Paying it forward
Mentor was ‘driving force’ of his childhood,
Big seeks to have same impact on his Little
As a young boy, stability was missing in Mike Boyle’s life. By the time he was in fifth grade, Mike had attended seven different schools, lived in the homes of several different family members, and only had sporadic contact with his father. But Mike did have important, stable relationships that he could count on: his grandparents, an uncle and his mentor.
Matched with Jim Ellini when Mike was 5, Jim helped guide Mike through his often tumultuous childhood. “Jim provided stability for me,” Mike says, “he visited with me regularly, enrolled me in soccer and was my soccer coach for more than five years. By visiting his home, I saw the kind of life I could have if I worked hard.” Mike and Jim are still close today, more than 23 years after their initial meeting.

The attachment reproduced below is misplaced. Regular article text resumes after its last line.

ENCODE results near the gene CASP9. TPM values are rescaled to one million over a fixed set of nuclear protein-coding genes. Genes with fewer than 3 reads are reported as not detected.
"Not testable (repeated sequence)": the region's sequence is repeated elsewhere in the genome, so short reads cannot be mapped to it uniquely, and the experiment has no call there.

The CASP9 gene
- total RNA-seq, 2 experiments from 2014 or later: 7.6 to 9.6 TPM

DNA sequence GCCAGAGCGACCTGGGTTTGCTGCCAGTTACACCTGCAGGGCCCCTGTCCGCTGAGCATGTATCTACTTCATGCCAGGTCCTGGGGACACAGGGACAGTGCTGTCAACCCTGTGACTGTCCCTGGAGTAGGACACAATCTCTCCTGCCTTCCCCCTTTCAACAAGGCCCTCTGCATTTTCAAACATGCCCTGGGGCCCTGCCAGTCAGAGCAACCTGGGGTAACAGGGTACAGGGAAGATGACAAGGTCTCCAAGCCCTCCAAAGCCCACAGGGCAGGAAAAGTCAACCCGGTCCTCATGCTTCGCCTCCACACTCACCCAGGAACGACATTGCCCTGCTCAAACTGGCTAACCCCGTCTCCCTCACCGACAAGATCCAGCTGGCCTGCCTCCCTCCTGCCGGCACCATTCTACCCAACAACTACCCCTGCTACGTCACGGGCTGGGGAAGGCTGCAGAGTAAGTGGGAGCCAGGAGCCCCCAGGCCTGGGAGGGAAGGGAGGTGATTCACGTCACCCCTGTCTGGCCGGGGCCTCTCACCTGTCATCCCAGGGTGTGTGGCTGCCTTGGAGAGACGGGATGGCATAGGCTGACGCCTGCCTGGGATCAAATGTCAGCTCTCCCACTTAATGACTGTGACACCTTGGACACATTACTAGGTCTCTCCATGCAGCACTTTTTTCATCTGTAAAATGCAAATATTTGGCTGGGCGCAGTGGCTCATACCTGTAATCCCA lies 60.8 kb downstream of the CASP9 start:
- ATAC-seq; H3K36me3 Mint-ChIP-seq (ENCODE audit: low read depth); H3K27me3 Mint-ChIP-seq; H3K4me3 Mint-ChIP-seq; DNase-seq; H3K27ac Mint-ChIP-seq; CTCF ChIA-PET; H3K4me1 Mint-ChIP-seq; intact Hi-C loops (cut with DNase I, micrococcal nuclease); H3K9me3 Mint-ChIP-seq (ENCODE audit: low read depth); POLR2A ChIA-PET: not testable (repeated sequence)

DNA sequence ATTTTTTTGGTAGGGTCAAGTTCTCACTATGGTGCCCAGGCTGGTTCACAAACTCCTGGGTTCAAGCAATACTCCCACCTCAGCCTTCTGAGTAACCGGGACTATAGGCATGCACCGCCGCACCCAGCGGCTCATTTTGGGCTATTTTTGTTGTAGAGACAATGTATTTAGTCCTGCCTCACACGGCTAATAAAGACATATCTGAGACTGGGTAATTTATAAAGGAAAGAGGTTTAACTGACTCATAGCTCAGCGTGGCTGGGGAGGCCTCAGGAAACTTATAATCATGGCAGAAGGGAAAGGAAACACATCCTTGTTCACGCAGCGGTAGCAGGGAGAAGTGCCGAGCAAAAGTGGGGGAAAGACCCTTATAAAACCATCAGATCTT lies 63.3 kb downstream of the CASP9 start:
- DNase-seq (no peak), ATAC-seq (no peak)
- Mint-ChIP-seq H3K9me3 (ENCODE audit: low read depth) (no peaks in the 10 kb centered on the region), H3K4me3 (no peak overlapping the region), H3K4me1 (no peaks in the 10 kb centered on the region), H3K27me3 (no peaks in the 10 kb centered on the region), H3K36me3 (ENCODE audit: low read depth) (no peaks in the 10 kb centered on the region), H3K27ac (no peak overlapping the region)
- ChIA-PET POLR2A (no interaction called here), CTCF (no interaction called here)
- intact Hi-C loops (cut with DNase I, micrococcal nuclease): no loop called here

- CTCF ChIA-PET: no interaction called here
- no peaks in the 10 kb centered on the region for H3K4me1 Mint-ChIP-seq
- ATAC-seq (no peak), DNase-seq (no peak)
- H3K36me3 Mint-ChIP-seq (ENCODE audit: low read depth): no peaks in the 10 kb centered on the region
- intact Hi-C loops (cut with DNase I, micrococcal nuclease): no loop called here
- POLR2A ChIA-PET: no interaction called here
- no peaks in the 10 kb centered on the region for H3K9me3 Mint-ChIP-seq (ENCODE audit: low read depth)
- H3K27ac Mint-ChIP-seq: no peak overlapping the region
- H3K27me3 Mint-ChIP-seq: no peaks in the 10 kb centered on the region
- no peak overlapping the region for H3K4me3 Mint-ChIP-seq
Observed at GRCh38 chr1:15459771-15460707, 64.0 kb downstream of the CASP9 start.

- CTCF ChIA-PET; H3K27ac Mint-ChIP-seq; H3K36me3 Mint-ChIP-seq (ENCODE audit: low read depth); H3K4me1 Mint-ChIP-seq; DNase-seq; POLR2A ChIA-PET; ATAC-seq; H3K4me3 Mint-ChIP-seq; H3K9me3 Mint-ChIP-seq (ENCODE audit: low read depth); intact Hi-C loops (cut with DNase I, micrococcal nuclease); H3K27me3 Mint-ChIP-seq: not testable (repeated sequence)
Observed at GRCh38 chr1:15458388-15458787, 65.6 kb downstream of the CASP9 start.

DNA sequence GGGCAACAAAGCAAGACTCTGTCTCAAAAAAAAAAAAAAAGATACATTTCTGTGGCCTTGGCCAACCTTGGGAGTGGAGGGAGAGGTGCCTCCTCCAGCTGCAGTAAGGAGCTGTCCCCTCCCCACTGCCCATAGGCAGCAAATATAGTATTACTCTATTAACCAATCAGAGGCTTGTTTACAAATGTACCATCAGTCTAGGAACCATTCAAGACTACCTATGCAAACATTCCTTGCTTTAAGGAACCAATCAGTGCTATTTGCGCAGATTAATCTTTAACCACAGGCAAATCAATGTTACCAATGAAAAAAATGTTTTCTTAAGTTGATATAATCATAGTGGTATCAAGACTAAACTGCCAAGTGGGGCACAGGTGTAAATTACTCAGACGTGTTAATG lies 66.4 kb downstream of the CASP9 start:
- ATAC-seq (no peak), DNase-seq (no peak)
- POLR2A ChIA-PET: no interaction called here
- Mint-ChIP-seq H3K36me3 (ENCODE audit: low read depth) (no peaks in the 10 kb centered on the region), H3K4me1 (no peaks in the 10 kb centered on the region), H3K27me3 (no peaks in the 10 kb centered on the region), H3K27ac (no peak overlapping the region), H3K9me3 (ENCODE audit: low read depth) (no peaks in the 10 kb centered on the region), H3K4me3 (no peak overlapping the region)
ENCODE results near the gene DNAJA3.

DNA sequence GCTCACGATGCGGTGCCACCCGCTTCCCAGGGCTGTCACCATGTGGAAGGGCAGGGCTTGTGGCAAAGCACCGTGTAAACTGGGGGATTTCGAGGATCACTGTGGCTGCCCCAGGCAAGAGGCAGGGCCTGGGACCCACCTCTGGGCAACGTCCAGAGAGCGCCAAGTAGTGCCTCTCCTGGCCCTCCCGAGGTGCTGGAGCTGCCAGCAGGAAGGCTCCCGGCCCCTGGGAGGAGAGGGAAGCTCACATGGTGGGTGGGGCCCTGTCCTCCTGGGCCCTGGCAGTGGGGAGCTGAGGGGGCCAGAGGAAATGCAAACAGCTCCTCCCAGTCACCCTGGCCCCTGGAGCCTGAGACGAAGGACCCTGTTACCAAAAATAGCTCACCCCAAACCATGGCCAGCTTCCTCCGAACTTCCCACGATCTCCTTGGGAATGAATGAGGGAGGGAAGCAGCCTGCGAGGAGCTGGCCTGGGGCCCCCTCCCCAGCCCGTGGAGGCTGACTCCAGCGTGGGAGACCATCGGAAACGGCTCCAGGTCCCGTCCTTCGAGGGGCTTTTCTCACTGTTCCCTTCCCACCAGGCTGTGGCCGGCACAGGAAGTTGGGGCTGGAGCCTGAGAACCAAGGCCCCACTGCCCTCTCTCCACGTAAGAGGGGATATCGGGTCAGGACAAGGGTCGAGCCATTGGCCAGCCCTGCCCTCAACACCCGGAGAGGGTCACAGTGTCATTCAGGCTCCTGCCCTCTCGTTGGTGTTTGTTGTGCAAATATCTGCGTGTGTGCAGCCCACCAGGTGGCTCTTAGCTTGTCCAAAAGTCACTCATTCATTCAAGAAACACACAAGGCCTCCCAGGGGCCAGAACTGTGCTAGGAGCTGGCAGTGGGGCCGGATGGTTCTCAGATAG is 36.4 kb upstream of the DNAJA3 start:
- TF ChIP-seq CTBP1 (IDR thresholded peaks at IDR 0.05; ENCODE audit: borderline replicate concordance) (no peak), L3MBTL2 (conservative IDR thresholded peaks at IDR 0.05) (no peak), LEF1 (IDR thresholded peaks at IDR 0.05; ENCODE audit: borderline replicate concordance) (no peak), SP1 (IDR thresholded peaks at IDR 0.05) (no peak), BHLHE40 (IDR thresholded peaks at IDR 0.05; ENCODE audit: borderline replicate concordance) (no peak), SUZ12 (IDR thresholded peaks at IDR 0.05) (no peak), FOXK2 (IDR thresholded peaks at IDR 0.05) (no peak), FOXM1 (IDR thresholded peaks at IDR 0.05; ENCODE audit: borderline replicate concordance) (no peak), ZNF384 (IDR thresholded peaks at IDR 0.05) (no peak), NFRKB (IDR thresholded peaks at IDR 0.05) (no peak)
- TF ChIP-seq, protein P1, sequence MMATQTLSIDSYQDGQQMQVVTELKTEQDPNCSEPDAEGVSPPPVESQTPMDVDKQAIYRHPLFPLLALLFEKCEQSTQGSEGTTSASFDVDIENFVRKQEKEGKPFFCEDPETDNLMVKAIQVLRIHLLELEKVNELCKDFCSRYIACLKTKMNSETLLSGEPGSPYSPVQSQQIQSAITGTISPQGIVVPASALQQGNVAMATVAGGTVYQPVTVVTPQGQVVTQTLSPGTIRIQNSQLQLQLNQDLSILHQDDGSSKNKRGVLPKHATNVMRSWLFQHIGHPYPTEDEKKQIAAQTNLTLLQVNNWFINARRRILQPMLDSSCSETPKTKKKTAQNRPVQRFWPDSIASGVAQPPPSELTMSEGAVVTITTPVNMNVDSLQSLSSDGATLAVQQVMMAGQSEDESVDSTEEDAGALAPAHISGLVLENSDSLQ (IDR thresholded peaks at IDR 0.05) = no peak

A graduate of Kalamazoo Valley Community College and Temple University in Pennsylvania, Mike is now married, living in Kalamazoo and working as a project manager for Aetna. And he is paying it forward by volunteering as a Big Brother.
Mike and 7-year-old Andrew were matched this past spring. “I had an awesome relationship with my mentor so I wanted to do that for someone else,” Mike says. “I want to have the same impact on him that Jim had on me because having Jim in my life was the driving force of my childhood.”